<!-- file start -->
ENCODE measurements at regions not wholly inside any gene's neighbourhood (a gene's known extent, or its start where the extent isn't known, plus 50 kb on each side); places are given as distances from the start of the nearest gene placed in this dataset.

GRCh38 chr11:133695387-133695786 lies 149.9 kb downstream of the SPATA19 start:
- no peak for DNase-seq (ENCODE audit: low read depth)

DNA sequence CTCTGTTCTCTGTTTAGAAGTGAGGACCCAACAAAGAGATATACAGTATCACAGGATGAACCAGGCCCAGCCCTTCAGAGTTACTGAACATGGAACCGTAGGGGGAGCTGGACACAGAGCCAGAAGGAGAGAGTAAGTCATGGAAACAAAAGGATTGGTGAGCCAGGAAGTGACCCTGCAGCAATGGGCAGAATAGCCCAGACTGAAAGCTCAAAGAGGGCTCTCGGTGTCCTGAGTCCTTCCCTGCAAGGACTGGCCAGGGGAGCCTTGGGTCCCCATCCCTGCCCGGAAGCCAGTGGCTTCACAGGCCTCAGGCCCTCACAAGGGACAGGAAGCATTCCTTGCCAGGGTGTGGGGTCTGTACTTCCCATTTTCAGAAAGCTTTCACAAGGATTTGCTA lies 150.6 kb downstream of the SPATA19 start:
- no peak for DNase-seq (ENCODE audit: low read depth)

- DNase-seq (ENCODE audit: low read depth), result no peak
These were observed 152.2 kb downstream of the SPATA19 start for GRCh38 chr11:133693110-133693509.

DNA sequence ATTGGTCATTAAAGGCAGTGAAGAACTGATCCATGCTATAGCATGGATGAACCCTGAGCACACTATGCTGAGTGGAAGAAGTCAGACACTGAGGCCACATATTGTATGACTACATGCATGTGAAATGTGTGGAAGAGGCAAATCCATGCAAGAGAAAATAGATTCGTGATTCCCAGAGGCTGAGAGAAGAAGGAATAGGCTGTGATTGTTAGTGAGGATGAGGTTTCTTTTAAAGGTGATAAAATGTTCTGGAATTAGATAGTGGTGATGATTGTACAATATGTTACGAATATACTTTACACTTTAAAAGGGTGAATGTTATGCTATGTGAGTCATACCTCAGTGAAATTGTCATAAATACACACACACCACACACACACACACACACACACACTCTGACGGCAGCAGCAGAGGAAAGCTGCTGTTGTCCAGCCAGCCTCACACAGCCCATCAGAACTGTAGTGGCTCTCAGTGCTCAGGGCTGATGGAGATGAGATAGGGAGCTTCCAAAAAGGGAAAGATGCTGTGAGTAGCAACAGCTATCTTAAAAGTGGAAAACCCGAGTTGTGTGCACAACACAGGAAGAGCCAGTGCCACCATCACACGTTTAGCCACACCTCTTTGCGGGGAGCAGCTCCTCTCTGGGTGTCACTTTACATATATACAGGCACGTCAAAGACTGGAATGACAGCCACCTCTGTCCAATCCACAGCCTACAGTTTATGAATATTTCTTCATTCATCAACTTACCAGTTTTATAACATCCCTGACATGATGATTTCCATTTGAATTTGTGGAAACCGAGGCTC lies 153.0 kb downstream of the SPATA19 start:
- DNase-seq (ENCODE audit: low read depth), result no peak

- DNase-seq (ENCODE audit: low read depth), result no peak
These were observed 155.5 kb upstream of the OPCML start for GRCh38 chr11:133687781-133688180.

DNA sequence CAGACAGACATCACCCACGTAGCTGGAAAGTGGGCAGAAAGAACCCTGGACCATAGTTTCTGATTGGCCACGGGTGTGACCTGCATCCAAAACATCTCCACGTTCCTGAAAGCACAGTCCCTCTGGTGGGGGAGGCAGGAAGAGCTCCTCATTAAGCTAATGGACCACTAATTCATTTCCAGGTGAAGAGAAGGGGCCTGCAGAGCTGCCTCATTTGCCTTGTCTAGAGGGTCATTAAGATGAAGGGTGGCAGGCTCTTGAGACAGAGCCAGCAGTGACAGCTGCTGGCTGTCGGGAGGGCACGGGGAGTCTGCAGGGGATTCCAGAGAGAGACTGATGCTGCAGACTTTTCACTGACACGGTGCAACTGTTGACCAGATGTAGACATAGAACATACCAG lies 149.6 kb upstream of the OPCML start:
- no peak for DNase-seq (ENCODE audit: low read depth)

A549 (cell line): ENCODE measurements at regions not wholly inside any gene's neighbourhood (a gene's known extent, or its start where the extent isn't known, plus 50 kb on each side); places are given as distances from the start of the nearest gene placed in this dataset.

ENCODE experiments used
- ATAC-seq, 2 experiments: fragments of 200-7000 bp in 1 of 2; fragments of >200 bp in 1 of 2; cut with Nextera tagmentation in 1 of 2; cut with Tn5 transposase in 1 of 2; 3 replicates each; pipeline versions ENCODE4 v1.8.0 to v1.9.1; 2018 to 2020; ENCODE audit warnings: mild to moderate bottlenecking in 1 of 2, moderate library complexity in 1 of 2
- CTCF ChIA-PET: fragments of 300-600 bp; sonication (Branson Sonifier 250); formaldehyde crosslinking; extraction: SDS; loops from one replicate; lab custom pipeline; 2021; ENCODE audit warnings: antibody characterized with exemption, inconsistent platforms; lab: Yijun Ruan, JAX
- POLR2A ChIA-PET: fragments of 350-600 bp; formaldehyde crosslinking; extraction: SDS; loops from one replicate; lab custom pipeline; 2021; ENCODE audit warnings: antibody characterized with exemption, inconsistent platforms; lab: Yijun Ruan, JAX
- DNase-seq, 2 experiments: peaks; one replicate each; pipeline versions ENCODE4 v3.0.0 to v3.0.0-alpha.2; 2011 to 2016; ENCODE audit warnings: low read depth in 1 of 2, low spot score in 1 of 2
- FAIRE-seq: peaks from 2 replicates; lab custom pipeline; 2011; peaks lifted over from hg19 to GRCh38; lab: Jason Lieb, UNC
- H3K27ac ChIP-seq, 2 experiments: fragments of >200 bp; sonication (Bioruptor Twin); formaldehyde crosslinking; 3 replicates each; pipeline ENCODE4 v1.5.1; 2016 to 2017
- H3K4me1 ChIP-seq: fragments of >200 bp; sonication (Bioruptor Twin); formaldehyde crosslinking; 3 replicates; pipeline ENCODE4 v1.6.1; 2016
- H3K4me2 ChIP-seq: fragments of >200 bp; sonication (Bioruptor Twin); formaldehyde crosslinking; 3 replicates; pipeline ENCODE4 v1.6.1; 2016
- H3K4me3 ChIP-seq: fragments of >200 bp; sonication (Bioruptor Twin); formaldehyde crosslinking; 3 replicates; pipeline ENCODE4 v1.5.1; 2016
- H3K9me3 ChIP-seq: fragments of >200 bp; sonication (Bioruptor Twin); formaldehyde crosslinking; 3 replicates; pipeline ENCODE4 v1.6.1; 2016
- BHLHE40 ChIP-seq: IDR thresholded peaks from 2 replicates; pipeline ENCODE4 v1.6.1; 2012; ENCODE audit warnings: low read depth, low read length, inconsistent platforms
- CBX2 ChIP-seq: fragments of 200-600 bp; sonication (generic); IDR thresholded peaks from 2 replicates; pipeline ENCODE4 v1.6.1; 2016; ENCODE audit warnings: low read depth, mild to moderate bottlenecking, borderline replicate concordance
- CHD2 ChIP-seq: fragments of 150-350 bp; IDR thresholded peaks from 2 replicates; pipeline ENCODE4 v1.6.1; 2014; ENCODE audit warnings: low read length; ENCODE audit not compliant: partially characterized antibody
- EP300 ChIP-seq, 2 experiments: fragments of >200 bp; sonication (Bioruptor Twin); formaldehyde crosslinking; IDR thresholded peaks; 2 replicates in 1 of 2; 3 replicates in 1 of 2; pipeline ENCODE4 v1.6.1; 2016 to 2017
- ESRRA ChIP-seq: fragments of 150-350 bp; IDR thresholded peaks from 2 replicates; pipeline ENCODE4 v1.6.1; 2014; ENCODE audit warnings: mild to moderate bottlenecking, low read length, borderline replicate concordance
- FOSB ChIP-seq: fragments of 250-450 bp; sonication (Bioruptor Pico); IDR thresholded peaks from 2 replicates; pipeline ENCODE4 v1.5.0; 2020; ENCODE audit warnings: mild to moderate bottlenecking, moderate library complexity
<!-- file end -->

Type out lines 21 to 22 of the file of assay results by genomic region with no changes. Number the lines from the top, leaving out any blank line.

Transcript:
- H3K27ac ChIP-seq, 2 experiments: fragments of >200 bp; sonication (Bioruptor Twin); formaldehyde crosslinking; 3 replicates each; pipeline ENCODE4 v1.5.1; 2016 to 2017
- H3K4me1 ChIP-seq: fragments of >200 bp; sonication (Bioruptor Twin); formaldehyde crosslinking; 3 replicates; pipeline ENCODE4 v1.6.1; 2016